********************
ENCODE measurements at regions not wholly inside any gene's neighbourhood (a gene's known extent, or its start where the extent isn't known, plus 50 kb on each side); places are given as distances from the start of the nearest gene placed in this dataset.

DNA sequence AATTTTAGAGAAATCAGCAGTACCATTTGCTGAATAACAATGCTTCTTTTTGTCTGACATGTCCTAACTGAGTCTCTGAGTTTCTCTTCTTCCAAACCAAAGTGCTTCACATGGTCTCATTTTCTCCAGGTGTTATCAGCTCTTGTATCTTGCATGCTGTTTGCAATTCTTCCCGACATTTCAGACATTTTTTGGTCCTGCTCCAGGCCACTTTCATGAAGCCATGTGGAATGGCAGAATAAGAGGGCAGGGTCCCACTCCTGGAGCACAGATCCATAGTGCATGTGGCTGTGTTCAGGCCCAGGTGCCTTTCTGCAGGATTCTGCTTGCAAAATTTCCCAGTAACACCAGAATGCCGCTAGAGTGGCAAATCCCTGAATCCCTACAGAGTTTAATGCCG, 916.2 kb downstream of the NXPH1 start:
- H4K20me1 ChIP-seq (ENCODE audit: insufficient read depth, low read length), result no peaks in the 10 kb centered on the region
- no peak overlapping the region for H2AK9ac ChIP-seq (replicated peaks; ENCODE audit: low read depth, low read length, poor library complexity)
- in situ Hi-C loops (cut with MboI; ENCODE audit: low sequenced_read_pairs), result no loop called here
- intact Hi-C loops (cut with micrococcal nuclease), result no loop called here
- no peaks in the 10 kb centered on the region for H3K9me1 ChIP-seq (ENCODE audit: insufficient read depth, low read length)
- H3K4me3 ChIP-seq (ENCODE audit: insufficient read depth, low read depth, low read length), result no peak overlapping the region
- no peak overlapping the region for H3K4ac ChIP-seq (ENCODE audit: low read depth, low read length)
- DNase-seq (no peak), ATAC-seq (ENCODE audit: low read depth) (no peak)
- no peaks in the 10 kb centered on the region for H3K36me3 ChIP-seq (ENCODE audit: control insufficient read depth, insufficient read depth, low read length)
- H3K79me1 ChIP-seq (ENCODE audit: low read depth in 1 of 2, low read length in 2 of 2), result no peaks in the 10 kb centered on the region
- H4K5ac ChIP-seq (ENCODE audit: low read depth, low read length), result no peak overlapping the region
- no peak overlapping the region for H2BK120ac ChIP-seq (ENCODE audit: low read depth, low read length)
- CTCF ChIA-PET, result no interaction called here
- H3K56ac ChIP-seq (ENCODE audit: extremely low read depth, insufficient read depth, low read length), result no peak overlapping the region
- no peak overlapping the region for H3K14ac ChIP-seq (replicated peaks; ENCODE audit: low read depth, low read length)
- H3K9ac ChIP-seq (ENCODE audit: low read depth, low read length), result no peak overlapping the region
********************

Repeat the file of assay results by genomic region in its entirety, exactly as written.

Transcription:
ENCODE measurements at regions not wholly inside any gene's neighbourhood (a gene's known extent, or its start where the extent isn't known, plus 50 kb on each side); places are given as distances from the start of the nearest gene placed in this dataset.

DNA sequence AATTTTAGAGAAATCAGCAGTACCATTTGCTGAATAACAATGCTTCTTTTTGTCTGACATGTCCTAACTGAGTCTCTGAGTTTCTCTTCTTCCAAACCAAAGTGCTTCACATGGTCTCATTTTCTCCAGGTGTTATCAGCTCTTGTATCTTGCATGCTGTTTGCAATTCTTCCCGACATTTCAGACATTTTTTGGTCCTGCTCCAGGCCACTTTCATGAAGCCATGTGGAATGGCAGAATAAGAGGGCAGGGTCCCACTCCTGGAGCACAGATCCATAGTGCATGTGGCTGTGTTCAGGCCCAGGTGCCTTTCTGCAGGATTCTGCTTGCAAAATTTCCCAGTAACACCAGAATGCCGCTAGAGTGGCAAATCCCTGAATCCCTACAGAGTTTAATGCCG, 916.2 kb downstream of the NXPH1 start:
- H4K20me1 ChIP-seq (ENCODE audit: insufficient read depth, low read length), result no peaks in the 10 kb centered on the region
- no peak overlapping the region for H2AK9ac ChIP-seq (replicated peaks; ENCODE audit: low read depth, low read length, poor library complexity)
- in situ Hi-C loops (cut with MboI; ENCODE audit: low sequenced_read_pairs), result no loop called here
- intact Hi-C loops (cut with micrococcal nuclease), result no loop called here
- no peaks in the 10 kb centered on the region for H3K9me1 ChIP-seq (ENCODE audit: insufficient read depth, low read length)
- H3K4me3 ChIP-seq (ENCODE audit: insufficient read depth, low read depth, low read length), result no peak overlapping the region
- no peak overlapping the region for H3K4ac ChIP-seq (ENCODE audit: low read depth, low read length)
- DNase-seq (no peak), ATAC-seq (ENCODE audit: low read depth) (no peak)
- no peaks in the 10 kb centered on the region for H3K36me3 ChIP-seq (ENCODE audit: control insufficient read depth, insufficient read depth, low read length)
- H3K79me1 ChIP-seq (ENCODE audit: low read depth in 1 of 2, low read length in 2 of 2), result no peaks in the 10 kb centered on the region
- H4K5ac ChIP-seq (ENCODE audit: low read depth, low read length), result no peak overlapping the region
- no peak overlapping the region for H2BK120ac ChIP-seq (ENCODE audit: low read depth, low read length)
- CTCF ChIA-PET, result no interaction called here
- H3K56ac ChIP-seq (ENCODE audit: extremely low read depth, insufficient read depth, low read length), result no peak overlapping the region
- no peak overlapping the region for H3K14ac ChIP-seq (replicated peaks; ENCODE audit: low read depth, low read length)
- H3K9ac ChIP-seq (ENCODE audit: low read depth, low read length), result no peak overlapping the region